U.S. President George W. Bush has named a long-time scholar to be his top domestic policy adviser, a post that has been vacant since February, local media reported on Thursday.
Karl Zinsmeister, founding editor of the American Enterprise magazine, was appointed by Bush on Wednesday, and would succeed Claude Allen, who was arrested in March on charges of stealing thousands of dollars from Target and other stores in a scheme faking returns claims.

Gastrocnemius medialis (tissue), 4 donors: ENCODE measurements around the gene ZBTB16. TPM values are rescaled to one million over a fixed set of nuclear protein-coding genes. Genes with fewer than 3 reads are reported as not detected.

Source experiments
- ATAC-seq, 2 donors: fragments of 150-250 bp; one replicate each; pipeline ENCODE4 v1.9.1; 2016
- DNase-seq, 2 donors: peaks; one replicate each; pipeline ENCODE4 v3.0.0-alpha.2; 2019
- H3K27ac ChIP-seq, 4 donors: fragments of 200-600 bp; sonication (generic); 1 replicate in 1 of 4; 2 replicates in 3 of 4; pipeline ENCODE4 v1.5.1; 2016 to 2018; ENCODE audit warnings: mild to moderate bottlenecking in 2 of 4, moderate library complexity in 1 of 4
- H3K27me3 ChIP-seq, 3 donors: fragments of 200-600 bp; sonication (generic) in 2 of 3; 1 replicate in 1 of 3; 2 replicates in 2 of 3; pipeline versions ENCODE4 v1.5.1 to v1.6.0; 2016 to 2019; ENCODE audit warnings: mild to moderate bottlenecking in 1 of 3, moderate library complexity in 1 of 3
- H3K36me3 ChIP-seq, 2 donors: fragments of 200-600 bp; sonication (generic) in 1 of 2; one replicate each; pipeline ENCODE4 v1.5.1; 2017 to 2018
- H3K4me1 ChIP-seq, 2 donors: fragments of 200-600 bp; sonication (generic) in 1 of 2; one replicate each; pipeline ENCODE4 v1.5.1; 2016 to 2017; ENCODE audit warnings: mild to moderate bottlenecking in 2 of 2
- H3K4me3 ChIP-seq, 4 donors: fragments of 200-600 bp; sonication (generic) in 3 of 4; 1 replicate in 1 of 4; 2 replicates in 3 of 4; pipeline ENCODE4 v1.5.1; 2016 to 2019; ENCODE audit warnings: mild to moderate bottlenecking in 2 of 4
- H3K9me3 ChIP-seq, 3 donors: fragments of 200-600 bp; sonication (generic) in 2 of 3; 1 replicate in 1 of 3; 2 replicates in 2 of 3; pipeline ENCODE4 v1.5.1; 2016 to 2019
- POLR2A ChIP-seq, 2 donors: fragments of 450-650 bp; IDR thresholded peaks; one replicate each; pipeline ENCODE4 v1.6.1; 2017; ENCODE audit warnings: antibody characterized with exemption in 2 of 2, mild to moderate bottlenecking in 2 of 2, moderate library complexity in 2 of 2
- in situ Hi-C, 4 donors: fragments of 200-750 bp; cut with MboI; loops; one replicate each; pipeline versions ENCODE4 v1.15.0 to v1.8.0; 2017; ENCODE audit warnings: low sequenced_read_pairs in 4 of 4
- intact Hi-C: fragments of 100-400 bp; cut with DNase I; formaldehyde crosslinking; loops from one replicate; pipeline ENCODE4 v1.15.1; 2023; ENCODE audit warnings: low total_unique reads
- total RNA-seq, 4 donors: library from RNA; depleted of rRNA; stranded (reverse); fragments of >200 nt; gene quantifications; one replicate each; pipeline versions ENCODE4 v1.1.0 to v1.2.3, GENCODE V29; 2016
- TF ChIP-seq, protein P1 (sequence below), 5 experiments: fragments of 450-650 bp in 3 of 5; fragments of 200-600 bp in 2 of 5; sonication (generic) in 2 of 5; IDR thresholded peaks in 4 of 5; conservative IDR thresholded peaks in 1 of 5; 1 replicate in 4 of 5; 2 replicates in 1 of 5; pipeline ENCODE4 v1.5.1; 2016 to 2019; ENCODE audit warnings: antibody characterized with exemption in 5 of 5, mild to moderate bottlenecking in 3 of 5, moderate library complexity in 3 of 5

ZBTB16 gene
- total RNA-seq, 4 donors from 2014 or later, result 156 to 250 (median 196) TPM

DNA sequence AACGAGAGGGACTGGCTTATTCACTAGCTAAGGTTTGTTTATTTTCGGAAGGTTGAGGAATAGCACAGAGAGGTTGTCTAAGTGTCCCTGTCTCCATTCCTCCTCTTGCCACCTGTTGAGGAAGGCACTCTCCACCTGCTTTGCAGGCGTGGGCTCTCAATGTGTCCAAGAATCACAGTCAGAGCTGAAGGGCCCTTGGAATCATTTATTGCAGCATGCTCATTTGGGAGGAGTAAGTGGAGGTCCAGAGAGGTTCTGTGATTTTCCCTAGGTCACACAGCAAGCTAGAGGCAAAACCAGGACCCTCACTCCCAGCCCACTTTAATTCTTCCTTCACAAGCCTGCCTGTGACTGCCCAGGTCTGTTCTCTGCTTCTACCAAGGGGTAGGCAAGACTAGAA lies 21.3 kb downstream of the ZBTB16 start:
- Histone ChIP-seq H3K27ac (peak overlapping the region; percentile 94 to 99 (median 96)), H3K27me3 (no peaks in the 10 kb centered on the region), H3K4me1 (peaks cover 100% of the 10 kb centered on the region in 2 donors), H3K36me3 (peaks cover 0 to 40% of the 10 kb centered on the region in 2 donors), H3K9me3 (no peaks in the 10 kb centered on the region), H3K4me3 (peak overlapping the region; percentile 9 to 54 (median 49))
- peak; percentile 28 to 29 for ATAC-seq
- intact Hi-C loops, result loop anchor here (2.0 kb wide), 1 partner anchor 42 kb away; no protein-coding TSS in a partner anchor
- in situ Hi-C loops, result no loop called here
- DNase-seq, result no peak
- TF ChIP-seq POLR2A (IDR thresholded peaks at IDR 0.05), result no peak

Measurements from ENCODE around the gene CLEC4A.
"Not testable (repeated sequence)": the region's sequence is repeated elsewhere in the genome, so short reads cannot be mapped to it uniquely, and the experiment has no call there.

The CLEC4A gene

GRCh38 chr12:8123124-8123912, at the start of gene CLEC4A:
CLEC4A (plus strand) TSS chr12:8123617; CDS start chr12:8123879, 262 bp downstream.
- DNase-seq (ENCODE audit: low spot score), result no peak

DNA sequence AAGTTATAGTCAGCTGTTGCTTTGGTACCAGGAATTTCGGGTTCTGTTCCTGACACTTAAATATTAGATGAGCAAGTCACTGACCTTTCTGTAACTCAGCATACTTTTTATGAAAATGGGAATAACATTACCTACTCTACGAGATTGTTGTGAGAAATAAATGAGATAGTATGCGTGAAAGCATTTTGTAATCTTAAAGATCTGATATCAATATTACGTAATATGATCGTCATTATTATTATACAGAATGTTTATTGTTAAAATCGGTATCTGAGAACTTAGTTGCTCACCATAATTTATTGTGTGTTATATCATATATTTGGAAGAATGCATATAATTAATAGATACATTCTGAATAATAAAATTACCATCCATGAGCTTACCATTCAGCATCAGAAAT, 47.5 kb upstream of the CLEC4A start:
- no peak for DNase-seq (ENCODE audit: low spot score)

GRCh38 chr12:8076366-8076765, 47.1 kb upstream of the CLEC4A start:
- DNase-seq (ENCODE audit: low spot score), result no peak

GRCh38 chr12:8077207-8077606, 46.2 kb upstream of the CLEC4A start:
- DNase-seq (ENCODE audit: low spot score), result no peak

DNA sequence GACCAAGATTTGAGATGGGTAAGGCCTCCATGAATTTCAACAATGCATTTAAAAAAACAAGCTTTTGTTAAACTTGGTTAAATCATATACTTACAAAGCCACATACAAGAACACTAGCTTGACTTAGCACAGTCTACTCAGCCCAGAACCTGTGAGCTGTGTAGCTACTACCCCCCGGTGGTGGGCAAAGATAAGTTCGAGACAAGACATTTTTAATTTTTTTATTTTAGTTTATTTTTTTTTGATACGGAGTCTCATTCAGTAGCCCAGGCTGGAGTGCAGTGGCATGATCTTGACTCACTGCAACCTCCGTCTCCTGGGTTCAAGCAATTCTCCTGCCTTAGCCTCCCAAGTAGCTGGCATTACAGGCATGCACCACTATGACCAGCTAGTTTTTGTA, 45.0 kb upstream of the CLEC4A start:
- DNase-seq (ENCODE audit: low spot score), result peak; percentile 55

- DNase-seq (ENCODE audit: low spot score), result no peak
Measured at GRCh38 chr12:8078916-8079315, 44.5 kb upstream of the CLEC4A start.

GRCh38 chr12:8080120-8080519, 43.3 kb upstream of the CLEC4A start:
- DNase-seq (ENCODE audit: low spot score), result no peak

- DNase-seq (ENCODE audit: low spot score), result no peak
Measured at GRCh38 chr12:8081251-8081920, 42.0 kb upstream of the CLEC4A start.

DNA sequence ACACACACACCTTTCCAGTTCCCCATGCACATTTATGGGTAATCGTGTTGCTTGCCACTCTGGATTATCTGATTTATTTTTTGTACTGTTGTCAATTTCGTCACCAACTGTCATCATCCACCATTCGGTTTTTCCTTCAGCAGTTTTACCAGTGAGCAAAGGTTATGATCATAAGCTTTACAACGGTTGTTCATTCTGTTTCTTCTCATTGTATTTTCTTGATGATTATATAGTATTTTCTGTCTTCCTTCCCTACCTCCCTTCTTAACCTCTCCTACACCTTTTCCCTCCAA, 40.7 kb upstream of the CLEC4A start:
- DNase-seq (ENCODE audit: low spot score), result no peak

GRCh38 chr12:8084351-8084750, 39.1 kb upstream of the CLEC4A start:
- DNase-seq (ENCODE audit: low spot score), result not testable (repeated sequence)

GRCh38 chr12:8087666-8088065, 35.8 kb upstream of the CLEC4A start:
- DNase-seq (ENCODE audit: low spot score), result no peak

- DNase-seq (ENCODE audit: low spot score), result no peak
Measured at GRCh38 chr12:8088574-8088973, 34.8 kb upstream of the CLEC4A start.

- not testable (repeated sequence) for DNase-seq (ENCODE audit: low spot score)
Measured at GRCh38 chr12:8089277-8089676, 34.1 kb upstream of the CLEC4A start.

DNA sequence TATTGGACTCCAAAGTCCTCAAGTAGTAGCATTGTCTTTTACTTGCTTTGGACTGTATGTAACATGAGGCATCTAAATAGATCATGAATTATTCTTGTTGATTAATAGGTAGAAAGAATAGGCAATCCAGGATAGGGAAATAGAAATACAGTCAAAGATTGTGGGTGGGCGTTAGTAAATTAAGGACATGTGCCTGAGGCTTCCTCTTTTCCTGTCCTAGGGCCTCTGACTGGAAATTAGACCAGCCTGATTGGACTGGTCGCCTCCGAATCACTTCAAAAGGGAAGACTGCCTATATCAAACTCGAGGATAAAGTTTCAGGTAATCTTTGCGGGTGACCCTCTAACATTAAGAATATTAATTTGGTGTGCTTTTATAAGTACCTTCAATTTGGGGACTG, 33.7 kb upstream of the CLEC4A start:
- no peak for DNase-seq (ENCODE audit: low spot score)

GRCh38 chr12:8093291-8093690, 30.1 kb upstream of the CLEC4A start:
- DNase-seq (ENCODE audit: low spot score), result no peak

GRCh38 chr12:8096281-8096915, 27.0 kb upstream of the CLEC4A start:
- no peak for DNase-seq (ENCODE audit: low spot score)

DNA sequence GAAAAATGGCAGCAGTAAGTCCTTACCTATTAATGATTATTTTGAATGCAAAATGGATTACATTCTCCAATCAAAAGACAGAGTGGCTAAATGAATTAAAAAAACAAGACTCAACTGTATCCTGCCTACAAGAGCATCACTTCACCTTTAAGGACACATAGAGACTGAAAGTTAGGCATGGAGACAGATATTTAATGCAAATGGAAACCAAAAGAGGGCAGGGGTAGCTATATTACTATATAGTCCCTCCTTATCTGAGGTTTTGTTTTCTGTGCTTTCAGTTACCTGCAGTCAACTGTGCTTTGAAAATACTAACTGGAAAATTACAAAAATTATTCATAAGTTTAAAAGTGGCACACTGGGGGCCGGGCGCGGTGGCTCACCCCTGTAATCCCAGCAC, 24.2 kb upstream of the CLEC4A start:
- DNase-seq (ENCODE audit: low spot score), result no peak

Zinsmeister, who has worked for the past 12 years as editor in chief of the magazine, is slated to assume his White House post on June 12.
At the magazine, he focused on examining cultural issues, as well as social and economic trends.
The 47-year-old Zinsmeister was embedded as a military reporter in 2003 during the U.S.-led invasion of Iraq. He has written three books which defend the war and focus on the everyday work of U.S. troops.
A graduate of Yale University, Zinsmeister is set to step into his new post at a time when Bush is fighting sagging public support and a restive Congress to retain control of his domestic agenda.